Understanding the Modern Retail Consumer

Image credit: Herry Lawford

Who is today’s consumer and how do we market to them? 

Look around yourself in any Western city centre and you’ll see them en masse. Shops adorn themselves with LED TVs and trendy bespoke interiors to capture their attention. Hundreds of millions of pounds in market research and careers are spent trying to innovate fast enough to keep up with them. They are the modern retail consumers and as flighty, technologically savvy and astute hunters of the next innovative thing, they must be understood to be caught.

In chasing the formula for getting the attention of these contemporary shoppers, many studies have picked up upon a key factor: the diversity of the kinds of people out shopping on the high street. A glance up and down your average city centre confirms that this couldn’t be more true, and so to get more insight, rather than generalizing we’re going to examine some of the groups of what Hammerson, a leading retail specialist has dubbed the different ‘retail tribes’, their habits and how retailers try to appeal to them.

Channel Surfing Enthusiasts: 18-34 year olds

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Right now, a lot of buzz has been generated around our first tribe, the 18-34 year olds dubbed the ‘Channel Surfing Enthusiasts’ by Hammerson’s study. As keen shoppers who are arguably the most brand conscious, they are a very desirable demographic within the innovative modern marketplace. Everyone from Business Insider to Ogilvy has spent a lot of money trying to catch up with the young consumer; their technological habits, short attention spans and lack of brand loyalty. Whilst these studies identify habits can be said to go some way towards building up the profile, as a millennial within this demographic myself what better way to explain the Channel Surfing Enthusiasts than through my own experiences?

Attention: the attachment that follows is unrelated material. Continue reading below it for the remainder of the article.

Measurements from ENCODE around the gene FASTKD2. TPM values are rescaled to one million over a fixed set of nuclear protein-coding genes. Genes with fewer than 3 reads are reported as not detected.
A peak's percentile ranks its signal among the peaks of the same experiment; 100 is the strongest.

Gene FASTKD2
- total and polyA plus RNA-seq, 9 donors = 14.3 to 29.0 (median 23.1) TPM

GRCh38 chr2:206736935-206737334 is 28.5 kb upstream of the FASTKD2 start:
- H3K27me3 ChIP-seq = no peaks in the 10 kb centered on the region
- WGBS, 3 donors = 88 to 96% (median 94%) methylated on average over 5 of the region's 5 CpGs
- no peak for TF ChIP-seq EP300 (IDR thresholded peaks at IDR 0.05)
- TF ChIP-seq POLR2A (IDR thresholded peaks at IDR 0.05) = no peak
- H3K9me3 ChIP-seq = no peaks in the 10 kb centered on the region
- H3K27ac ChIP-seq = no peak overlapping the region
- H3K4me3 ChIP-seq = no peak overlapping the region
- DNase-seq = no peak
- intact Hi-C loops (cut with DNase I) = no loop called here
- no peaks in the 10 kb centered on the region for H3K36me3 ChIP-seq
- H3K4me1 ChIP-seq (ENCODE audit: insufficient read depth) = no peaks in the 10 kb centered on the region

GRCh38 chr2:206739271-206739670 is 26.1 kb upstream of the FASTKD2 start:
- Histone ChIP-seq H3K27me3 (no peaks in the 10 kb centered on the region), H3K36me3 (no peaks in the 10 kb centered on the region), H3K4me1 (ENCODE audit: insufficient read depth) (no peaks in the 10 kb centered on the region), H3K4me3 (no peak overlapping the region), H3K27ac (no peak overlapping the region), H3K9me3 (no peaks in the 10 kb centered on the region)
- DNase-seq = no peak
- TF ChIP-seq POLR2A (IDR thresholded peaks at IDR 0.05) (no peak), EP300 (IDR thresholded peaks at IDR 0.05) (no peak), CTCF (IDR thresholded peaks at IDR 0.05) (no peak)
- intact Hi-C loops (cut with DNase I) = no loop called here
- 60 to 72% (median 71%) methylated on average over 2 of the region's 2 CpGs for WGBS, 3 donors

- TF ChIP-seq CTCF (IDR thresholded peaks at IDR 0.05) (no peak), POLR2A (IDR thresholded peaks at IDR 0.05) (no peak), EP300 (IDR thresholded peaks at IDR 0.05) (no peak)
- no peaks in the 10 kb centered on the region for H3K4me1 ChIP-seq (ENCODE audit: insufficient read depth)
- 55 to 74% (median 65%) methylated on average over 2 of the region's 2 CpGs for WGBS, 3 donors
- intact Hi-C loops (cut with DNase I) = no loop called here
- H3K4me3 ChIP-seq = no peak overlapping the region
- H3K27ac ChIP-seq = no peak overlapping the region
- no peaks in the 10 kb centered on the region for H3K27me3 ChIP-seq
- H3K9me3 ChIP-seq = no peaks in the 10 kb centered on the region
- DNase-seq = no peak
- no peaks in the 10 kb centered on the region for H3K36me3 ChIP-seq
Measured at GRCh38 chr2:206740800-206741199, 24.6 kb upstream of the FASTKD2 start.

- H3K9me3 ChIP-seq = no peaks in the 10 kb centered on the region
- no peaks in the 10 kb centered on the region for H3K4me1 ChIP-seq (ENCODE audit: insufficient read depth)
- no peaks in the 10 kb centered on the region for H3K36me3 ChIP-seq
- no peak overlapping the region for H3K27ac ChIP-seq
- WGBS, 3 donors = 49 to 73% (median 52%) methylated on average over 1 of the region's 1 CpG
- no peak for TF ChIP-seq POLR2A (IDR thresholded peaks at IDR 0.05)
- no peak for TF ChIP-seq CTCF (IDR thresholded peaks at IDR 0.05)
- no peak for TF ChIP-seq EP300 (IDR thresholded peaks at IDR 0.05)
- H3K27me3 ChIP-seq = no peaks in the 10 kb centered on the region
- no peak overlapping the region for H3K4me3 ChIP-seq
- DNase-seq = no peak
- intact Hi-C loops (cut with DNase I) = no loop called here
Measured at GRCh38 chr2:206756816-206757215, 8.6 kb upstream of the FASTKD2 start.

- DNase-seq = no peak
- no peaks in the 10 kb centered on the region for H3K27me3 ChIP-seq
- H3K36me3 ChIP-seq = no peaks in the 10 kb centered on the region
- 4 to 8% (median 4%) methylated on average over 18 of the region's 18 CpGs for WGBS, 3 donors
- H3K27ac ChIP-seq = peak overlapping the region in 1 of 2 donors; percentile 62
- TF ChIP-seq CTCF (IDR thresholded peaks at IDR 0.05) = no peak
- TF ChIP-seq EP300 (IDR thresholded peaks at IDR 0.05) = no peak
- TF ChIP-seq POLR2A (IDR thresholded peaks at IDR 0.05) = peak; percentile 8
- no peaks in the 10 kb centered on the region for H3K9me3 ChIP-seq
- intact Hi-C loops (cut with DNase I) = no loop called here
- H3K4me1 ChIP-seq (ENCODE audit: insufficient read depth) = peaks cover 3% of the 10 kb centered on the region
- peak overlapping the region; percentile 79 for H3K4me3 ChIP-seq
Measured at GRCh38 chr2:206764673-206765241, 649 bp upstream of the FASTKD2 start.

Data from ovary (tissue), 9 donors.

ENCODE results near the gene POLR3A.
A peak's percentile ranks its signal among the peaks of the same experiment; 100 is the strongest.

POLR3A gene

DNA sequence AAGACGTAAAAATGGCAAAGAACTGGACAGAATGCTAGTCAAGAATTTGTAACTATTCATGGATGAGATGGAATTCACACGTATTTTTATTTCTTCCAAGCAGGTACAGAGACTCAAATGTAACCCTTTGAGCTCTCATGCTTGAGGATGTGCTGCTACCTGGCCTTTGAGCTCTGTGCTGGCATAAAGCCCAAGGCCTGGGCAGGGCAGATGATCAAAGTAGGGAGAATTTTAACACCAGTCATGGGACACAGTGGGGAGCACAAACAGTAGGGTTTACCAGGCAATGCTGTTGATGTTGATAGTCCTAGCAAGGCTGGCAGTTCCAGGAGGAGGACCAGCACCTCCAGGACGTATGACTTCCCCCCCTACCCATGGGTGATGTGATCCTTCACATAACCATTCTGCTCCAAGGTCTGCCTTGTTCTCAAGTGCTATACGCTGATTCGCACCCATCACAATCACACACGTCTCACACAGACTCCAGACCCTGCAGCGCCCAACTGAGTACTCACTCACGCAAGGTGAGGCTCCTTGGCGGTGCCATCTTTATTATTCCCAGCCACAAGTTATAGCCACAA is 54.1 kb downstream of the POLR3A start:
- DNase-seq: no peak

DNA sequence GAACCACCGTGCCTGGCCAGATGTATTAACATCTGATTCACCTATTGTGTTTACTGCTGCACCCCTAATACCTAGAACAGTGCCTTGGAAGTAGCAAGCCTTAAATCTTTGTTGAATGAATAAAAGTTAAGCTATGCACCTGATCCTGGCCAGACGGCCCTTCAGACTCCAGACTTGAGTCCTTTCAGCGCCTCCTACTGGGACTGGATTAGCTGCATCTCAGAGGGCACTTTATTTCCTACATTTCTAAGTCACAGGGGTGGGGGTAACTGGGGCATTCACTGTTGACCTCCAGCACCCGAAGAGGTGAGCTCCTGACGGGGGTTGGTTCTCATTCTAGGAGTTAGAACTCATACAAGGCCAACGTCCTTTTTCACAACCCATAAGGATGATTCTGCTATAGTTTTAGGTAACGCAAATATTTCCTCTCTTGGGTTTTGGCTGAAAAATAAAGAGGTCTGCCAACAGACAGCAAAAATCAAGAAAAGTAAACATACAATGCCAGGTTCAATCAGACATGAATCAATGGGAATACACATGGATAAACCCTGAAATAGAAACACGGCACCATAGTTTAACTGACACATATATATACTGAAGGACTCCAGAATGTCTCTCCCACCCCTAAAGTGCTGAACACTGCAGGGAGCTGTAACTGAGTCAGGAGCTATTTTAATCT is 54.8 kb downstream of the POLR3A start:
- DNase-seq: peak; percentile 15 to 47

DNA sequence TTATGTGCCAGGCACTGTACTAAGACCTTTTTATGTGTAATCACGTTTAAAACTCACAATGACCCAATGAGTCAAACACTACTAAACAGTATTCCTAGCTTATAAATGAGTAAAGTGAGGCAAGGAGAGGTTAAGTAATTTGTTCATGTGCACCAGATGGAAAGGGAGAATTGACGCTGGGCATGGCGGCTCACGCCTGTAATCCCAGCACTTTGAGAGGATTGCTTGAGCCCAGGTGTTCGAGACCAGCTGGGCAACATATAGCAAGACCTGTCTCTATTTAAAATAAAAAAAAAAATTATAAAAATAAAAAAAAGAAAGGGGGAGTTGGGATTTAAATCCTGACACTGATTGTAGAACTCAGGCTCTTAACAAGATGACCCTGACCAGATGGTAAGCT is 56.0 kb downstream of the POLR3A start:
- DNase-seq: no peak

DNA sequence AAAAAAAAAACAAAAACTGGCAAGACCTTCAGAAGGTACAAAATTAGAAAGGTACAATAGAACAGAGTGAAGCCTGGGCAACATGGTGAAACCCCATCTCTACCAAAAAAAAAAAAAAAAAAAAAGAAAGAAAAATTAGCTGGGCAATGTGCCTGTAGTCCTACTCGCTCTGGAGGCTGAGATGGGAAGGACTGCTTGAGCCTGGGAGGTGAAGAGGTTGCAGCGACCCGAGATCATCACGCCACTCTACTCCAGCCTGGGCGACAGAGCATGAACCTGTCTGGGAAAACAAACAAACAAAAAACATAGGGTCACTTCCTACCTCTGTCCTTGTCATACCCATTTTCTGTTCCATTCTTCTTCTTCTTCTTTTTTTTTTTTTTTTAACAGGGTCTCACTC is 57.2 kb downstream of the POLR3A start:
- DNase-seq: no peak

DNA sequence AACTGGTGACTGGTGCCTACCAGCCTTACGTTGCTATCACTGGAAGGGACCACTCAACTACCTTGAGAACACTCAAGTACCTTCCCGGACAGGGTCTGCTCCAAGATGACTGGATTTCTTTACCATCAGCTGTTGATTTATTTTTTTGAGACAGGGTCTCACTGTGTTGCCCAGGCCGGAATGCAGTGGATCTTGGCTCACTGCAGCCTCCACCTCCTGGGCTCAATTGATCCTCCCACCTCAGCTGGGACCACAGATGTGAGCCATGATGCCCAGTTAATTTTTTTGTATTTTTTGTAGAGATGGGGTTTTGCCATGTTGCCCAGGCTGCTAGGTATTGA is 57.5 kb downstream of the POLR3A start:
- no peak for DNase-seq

For millennials fitting the 18-34 age bracket, brands form a huge part of our consciousness. Whether we admit to it or not, our perception of a product’s’ effect on our lifestyles is weighty and forms an indulgent but also necessary extension to our personalities. Being a part of the current and next new thing is something we’re constantly attuned to in order to keep up with our peers. The usage of technology has accentuated and enabled this possibility beyond any previous generation, and our mastery of the devices used to access this information means that we are discerning and thorough retail consumers, constantly browsing in multiple mediums on our quest to complete that essential and flexible little part of our personalities (at least until next time.) Brands and researchers have made a considerable deal of the idea of omnichannel retailing,which has been touted as the next retail craze to harness the spending power of this group.

Whilst identifying these young, brand-savvy trend hunters, it is important to remember to add a crucial economic dimension to the modern retail marketplace. That is that whilst 18-34 year olds court a brand’s collective imagination, their monetary clout and spending potential is on average outstripped by that of another retail tribe- the 35-54 year olds, or Conscious Collective Spenders.